QnA Maker is Microsoft’s easy-to-use, cloud-based API for turning a public-facing FAQ page, product manuals, and support documents into a natural-language bot service. Because it takes in pre-vetted data to use as its “smarts,” it’s one of the easiest ways to build a powerful bot for your company.
Alexa, of course, is the world’s most pervasive host for conversational bots. It’s found in homes, corporate boardrooms, and anywhere else people want easy access to web-based information.
In this article, I will show you how to attach the plumbing to push the Q&A information your company wants users to know onto the conversational bot devices that they are most frequently using.
Part 1: Creating a bot service with QnA Maker
To get started, I first created a free Azure account to play with. I then went to the QnA Maker portal page and clicked the Create a knowledge base tab at the top to set up the knowledge base for my bot. I then clicked the blue Create a QnA service button to make a new QnA service with my free Azure account.
I followed the prompts throughout the process, which made it easy to figure out what I needed to do at each step.
In step 2, I selected my Azure tenant, Azure subscription name, and Azure resource name associated with the QnA Maker service. I also chose the Azure QnA Maker service I’d just created in the previous step to host the knowledge base.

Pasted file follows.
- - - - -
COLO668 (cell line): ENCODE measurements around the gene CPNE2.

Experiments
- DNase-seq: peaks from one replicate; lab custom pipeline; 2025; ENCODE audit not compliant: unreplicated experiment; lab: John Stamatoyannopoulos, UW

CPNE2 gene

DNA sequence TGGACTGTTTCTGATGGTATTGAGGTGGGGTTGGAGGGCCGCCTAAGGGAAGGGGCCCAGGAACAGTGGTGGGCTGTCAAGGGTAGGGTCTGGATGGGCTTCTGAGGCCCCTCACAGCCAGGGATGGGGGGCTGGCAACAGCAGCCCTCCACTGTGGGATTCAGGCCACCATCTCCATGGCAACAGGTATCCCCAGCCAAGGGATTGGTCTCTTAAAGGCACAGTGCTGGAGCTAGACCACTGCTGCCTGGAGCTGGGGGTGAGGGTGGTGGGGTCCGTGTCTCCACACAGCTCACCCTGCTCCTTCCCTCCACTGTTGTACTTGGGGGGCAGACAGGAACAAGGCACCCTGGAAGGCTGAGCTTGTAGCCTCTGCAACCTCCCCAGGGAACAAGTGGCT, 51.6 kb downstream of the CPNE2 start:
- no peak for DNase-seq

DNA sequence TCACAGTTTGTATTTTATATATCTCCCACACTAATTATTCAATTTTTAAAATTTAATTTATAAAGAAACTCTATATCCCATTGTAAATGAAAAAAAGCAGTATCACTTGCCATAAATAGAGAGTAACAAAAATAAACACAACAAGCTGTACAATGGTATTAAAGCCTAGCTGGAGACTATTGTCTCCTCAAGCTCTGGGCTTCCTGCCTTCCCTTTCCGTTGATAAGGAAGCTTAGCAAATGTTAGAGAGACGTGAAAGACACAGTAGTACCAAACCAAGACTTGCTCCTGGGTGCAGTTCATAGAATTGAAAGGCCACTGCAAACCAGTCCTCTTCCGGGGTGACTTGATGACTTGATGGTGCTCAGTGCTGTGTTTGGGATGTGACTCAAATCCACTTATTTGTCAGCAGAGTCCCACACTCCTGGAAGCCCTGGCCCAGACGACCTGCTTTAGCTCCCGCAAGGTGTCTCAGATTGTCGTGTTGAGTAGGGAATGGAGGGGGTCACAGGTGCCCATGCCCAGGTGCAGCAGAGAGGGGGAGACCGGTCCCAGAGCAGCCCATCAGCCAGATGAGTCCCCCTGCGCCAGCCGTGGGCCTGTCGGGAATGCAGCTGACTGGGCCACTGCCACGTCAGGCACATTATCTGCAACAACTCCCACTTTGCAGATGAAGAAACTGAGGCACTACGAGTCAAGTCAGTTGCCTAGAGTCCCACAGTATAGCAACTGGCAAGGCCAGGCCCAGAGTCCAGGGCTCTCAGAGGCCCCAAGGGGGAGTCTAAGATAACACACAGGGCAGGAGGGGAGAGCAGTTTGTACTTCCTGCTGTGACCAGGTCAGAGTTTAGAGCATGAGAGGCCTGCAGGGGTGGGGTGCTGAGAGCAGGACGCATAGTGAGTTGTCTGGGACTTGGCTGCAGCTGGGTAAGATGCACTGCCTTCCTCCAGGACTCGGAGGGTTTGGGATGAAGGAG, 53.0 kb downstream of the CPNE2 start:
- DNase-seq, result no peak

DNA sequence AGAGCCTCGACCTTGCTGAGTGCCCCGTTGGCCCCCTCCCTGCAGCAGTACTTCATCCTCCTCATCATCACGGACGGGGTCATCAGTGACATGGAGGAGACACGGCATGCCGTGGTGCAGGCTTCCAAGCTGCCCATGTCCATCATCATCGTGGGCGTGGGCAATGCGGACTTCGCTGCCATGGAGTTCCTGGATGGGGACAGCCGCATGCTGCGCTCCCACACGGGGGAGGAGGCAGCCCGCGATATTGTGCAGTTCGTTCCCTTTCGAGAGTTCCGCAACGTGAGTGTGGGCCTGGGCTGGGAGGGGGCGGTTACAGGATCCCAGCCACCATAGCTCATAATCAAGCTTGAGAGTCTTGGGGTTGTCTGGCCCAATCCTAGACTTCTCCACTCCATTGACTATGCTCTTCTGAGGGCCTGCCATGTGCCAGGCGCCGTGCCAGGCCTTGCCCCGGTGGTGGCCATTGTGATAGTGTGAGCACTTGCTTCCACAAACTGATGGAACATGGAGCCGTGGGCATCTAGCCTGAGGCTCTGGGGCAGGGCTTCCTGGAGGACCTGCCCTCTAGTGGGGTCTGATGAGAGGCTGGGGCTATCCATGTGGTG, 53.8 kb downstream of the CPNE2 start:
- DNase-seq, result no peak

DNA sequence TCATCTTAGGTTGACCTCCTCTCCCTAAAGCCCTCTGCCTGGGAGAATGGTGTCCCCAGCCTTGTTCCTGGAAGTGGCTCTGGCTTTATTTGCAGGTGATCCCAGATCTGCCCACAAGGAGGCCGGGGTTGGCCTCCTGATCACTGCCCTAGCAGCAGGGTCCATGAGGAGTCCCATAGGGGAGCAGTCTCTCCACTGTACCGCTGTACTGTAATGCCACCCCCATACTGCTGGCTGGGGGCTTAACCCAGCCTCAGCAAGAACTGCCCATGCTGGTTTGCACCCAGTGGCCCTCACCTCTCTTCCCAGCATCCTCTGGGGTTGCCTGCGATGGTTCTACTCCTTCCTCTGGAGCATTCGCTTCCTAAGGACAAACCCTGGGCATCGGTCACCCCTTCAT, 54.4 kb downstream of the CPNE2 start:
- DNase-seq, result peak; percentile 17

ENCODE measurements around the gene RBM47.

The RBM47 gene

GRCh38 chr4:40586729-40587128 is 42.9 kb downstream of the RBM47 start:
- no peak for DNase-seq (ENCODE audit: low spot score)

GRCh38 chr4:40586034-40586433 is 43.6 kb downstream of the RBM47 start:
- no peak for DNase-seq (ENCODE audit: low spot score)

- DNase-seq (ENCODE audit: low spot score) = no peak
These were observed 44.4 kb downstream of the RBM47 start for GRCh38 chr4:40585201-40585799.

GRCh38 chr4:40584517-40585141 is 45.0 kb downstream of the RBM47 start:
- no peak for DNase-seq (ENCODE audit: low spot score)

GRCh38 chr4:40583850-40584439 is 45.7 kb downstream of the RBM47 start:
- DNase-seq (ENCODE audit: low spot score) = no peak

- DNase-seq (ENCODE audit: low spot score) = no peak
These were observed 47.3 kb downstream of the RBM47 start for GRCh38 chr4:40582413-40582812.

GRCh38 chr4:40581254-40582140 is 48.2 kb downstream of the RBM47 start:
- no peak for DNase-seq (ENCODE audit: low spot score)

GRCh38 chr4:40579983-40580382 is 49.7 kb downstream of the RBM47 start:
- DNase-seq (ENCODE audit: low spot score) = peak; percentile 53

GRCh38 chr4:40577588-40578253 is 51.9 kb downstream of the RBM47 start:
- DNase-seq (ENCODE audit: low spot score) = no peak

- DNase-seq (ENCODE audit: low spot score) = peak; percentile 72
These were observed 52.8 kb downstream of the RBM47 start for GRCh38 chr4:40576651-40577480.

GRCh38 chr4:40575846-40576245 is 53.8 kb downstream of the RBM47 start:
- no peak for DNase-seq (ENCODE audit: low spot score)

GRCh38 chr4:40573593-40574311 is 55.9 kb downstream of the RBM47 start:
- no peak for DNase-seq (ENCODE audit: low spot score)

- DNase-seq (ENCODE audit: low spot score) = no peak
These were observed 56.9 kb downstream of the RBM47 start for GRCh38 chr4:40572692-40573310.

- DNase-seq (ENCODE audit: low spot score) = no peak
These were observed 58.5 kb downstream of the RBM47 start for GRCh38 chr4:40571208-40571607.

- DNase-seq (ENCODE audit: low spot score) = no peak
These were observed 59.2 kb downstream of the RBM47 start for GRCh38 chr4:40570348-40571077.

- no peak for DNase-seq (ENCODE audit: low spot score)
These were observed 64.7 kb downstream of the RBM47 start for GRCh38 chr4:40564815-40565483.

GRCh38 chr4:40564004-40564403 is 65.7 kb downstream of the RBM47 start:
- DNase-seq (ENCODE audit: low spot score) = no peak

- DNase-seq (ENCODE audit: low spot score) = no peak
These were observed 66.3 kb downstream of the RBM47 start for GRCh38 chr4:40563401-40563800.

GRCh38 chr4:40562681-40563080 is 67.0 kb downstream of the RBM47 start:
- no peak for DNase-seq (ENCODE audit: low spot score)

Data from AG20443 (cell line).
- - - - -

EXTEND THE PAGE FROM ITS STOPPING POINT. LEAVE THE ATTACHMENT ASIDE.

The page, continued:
I then entered a name for my knowledge base and the URL of my company’s FAQ to use as the brains for my knowledge base. If you just want to test this part out, you can even use the FAQ for QnA Maker itself.
QnA Maker has an optional feature called Chit-chat that let me give my bot service a personality. I decided to go with “The Professional” for this, but definitely would like to try out “The Comic” at some point to see what that’s like.
The next step was just clicking the Create your KB button and waiting patiently for my data to be extracted and my knowledge base to be created.
Once that was done, I opened the Publish page in the QnA Maker portal, published my knowledge base, and hit the Create Bot button.
After filling out additional configuration information for Azure that was specific to my account, I had a bot deployed with zero coding on Microsoft Bot Framework v4. I could even chat with it using the built-in “Test in Web Chat” feature. You can find more details in this cognitive services tutorial.
Part 2: Making your bot service work on Alexa
To get the bot service I created above working with Alexa, I had to use an open-source middleware adapter created by the botbuilder community. Fortunately, the Alexa Middleware Adapter was available as a NuGet package for Visual Studio.
I went to the Azure portal and selected the bot I created in the previous section. This gave me the option to “Download Bot source code.” I downloaded my bot source code as a zip file, extracted it into a working directory, and opened it up in Visual Studio 2017.